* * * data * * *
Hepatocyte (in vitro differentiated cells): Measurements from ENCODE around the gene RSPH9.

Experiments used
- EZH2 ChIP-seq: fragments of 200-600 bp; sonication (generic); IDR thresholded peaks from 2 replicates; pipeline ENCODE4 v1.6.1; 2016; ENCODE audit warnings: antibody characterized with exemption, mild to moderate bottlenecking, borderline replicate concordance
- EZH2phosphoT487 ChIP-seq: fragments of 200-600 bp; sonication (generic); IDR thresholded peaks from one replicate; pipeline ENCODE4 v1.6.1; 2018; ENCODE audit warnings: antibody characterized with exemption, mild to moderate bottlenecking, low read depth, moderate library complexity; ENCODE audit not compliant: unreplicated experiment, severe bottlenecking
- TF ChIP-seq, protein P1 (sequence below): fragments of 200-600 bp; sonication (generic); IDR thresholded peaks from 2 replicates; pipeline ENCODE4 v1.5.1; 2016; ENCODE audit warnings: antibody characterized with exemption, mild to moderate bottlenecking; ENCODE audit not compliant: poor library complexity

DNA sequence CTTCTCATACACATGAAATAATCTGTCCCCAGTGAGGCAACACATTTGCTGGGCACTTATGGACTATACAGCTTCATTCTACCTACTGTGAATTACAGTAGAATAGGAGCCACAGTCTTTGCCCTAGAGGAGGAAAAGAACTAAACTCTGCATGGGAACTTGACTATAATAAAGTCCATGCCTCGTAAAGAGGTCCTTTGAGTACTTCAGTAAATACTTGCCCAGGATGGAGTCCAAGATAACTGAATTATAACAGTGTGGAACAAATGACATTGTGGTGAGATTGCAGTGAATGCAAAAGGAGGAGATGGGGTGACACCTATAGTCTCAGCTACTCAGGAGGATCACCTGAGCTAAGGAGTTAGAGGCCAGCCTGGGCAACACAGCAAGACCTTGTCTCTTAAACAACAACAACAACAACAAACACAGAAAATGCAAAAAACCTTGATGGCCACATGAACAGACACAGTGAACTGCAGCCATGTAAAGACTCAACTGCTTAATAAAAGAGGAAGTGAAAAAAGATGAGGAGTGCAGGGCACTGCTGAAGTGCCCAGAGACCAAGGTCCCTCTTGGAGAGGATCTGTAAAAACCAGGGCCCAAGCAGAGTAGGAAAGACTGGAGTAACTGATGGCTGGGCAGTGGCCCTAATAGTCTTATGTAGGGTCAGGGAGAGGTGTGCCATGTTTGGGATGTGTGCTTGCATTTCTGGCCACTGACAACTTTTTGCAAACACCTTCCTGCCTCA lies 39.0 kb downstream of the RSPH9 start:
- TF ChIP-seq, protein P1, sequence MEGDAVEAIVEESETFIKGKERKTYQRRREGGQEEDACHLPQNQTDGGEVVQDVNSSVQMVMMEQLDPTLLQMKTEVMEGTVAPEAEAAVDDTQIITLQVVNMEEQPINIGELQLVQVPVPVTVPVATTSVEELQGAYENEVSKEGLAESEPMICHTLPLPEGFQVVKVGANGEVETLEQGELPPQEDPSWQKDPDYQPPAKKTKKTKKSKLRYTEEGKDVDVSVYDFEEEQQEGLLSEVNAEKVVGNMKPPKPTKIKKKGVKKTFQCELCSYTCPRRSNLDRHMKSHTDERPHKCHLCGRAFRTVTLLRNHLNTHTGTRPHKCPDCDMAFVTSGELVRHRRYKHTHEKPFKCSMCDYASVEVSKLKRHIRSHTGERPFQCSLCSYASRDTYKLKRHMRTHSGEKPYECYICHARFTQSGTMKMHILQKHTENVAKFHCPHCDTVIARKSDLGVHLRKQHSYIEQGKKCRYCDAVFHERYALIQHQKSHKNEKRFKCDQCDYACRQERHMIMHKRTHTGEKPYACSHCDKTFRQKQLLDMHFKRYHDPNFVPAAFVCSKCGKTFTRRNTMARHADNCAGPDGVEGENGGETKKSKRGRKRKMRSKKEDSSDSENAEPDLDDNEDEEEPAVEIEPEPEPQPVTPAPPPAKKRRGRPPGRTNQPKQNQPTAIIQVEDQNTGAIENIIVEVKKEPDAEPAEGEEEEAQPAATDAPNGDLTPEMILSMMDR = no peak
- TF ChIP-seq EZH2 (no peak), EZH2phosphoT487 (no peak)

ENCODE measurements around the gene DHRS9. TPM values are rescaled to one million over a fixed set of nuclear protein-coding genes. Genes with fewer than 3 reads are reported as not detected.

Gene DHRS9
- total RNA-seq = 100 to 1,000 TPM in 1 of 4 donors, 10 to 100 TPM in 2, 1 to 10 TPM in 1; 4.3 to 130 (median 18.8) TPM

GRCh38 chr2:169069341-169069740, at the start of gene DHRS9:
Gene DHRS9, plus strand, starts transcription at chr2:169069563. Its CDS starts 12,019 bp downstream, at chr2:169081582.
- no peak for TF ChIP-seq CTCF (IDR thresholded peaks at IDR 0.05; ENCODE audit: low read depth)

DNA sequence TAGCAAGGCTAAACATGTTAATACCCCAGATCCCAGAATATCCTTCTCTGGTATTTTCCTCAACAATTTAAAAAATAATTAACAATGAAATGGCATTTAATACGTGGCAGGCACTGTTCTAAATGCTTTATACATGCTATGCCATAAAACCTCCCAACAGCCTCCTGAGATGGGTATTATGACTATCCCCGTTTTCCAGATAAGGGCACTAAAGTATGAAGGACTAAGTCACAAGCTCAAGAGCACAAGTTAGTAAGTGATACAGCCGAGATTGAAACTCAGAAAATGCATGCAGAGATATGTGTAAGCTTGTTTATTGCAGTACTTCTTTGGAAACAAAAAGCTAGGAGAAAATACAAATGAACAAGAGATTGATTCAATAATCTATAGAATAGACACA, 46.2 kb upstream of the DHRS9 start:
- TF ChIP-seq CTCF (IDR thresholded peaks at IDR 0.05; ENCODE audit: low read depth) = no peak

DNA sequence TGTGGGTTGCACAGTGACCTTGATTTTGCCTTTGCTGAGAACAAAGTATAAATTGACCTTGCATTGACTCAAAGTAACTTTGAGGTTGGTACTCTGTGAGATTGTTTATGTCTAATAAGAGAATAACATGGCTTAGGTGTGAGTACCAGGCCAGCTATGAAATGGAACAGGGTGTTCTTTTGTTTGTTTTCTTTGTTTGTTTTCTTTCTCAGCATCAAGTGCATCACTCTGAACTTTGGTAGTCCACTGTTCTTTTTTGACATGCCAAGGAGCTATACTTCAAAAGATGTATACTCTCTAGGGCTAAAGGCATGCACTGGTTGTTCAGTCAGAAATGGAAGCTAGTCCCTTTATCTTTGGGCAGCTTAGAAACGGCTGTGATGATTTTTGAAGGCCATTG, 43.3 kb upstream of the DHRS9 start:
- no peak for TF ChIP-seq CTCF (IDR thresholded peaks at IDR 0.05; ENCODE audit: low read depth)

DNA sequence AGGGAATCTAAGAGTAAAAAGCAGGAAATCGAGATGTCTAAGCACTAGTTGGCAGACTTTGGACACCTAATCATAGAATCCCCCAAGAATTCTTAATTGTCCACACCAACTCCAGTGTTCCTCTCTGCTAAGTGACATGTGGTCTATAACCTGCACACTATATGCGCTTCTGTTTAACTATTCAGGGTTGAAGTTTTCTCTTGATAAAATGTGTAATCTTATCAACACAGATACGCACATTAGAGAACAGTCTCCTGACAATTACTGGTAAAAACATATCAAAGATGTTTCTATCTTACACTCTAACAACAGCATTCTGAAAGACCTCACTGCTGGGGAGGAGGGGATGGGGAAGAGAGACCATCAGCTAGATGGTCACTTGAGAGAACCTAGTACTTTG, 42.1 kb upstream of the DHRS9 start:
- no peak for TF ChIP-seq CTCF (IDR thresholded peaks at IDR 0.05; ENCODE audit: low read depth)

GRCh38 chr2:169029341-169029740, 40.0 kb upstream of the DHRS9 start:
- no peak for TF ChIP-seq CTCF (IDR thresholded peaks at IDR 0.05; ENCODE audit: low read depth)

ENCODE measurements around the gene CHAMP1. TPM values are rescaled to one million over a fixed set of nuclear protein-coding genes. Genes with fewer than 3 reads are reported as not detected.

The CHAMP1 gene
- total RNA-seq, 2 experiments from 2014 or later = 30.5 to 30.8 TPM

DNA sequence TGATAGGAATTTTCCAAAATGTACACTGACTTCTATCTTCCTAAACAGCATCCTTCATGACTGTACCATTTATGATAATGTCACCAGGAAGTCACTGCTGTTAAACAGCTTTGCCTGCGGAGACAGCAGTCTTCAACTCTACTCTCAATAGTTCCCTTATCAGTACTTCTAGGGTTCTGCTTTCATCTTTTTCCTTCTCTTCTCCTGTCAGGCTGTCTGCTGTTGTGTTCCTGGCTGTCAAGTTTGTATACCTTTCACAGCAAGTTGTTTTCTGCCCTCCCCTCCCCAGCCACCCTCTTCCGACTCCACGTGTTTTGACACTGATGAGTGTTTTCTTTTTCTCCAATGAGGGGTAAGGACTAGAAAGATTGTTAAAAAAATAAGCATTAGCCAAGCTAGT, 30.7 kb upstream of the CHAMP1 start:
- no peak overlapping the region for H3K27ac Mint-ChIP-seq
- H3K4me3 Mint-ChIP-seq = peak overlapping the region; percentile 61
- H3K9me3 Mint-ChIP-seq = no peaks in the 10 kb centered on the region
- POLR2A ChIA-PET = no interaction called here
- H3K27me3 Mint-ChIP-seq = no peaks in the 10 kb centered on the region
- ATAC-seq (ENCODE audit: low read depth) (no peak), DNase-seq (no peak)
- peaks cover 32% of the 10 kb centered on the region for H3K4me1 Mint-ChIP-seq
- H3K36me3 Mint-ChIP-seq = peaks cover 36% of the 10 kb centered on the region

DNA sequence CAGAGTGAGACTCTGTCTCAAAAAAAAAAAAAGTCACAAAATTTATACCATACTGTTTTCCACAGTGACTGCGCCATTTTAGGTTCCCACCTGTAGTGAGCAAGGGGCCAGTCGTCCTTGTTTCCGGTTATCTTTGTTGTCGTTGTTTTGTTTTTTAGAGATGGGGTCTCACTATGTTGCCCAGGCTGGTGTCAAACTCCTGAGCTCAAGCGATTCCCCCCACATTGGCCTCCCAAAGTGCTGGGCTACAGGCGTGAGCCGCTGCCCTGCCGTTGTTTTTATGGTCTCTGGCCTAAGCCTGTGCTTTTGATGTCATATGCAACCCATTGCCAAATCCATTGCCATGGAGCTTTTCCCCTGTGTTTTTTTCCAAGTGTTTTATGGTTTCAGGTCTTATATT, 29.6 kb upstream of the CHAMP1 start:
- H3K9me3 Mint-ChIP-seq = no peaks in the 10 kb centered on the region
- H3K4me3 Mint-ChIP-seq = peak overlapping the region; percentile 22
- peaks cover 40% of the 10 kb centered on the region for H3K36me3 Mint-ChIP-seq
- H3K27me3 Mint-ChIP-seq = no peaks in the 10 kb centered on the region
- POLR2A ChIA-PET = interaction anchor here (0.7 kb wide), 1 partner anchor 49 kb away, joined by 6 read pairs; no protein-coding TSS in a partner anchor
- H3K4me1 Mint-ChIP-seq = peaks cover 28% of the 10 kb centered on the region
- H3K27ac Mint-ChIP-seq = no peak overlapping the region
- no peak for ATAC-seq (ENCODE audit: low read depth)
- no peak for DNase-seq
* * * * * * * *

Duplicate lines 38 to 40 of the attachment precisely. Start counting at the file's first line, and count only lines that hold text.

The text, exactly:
- peaks cover 40% of the 10 kb centered on the region for H3K36me3 Mint-ChIP-seq
- H3K27me3 Mint-ChIP-seq = no peaks in the 10 kb centered on the region
- POLR2A ChIA-PET = interaction anchor here (0.7 kb wide), 1 partner anchor 49 kb away, joined by 6 read pairs; no protein-coding TSS in a partner anchor